Late last night, E and I were sitting in the dining room, playing a computer game, when we heard a series of really loud bangs. I looked at E and I think both of us were doing the mental calculations... were they firecrackers? It's still close to 4th of July. There were so many in succession... it had to be fireworks. But they didn't sound like fireworks. Should we call the police, again? A knot in my stomach grew.
But then I saw people running across the courtyard of the apartment complex, aka the projects, across the street. And the sirens started. After a few minutes, we turned the lights out and went to the window.
A man was down in the street. Not just in the street, 50 feet from our driveway in the street. Neighbors were gathering along the sidewalk. I was amazed at how fast the police and firemen got to the scene. They blocked off each end of the block with cop cars, crime scene tape was strung between the utility poles. Cops were holding back women from running closer.
After what seemed like forever an ambulance arrived on the scene. So many cops, firemen and medics surrounded the man, it was hard to see. But they got him on a stretcher and into the ambulance, which was parked right in front of the house. My heart sank when it didn't immediately drive off. Through the open door I could see the rapid up-down-up-down shoulders of the medic giving CPR. Still the ambulance didn't move, but I could see men working around the injured man. That had to be a good sign, right?
The CSI team started working on the street. They were using chalk to circle things on the street and put up little numbered cards and take photos, just like you see on TV. (Though not one of the three uniformed officers looked like Melina Kanakaredes.) I heard one of them say "There's a bullet over here." Officers started asking neighbors what they had seen. Finally the ambulance took off. We watched the CSI team work a bit longer. E went out to talk with our next door neighbors.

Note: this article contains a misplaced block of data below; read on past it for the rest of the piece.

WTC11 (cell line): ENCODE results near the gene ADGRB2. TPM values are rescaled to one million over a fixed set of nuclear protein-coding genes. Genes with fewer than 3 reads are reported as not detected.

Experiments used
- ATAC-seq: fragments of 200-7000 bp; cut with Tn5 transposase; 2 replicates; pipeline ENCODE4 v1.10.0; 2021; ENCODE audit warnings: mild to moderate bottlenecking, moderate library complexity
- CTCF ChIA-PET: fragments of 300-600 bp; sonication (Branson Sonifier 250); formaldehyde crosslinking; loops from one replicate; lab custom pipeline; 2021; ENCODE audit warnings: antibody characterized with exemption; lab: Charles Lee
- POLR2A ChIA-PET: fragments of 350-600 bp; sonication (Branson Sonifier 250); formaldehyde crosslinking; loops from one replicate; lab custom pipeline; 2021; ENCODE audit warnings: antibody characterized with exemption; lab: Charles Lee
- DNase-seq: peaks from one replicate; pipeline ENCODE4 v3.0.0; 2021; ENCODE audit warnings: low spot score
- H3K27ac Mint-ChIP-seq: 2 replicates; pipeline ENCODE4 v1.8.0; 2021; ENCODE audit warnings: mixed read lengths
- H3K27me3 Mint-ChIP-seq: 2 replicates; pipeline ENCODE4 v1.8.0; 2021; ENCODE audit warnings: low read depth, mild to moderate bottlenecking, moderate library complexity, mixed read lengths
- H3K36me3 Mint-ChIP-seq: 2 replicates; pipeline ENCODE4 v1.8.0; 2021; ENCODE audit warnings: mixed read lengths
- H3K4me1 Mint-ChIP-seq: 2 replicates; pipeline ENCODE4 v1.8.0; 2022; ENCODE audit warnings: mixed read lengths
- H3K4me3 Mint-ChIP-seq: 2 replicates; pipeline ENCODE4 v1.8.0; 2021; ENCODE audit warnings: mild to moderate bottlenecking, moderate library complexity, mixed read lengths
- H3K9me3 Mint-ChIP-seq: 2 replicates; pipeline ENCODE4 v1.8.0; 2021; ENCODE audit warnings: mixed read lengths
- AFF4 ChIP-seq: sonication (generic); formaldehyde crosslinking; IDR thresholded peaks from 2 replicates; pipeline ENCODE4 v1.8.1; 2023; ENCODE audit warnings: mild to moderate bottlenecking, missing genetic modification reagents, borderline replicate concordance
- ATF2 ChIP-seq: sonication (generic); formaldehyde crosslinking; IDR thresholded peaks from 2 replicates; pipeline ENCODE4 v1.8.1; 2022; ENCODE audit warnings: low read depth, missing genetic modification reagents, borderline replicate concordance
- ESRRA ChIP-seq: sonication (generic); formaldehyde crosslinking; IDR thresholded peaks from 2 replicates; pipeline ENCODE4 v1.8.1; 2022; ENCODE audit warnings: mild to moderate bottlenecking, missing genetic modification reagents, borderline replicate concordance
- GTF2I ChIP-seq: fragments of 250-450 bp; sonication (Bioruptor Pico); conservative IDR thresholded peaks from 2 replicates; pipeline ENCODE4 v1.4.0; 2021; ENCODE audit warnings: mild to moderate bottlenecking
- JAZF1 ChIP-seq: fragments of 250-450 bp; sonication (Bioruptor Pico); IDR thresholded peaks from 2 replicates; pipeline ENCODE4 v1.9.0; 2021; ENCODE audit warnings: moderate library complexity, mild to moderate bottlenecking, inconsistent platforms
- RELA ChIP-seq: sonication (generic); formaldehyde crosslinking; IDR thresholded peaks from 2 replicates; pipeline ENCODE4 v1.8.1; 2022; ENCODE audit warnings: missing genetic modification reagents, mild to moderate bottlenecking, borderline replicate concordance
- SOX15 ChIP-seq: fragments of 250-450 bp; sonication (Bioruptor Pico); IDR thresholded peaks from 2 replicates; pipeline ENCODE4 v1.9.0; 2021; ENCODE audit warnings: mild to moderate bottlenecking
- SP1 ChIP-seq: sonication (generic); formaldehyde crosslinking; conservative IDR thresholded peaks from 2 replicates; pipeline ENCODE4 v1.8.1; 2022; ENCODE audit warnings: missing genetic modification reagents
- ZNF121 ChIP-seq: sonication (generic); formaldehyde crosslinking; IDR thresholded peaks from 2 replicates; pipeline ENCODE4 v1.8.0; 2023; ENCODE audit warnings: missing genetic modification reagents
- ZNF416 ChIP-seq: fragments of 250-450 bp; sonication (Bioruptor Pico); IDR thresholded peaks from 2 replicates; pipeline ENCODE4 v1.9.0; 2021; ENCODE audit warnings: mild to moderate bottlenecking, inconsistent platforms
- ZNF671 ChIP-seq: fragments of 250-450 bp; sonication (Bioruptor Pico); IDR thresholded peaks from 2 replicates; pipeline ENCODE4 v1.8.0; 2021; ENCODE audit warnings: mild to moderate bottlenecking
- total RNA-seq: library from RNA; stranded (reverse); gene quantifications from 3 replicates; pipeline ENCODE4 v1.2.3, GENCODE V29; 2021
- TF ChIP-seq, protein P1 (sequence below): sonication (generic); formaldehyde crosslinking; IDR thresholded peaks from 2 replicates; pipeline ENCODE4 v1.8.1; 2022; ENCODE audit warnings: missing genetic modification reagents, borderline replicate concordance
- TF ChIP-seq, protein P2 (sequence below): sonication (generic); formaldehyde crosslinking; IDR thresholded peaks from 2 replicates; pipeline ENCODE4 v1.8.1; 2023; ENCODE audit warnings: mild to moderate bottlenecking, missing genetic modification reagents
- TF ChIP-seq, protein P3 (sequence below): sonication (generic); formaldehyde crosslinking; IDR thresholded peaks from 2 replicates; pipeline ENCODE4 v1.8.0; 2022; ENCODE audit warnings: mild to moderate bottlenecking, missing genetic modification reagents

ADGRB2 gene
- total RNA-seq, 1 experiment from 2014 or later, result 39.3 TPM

I've been searching the intertubes this morning to see if I can learn more. We did see a camera man filming. So far there's only scant coverage. I don't know which boy it was who we saw. A search on the boy who died, Xavier Gillette, turned up this.
I'm filled with all kinds of emotions. I'm scared that this wonderful house we are in is unsafe and that E and I will get caught in the cross-fire. I'm mournful for my neighbors, for the people in this city, that more violence has led to a needless death. I'm proud of my public safety officers who handled the situation so quickly, professionally, and calmly (yes, I know that's their job, but it's still nice to see it wasn't Keystone Cops out there). I hope that the other boy will be okay, that he will recover and his life won't be scarred forever.
Mostly I have feelings of not understanding. Why was this the best course of action that the shooter felt they had? What were the events leading up to this point? And I feel like we, as a community, let Xavier and the other boy down. What could we have done to help insure this didn't happen? How can we end this cycle of violence?
I know that E and I are probably not targets. But what if next time a stray bullet goes through our window? What if it happens while I'm walking home from the bus stop? But I'm defiant to this line of thinking. Yes, it is a possibility. But I refuse to be held hostage of that fear. I can't limit my life because of something that might happen. I can only go about my life, and do what I can to make this place better and safer.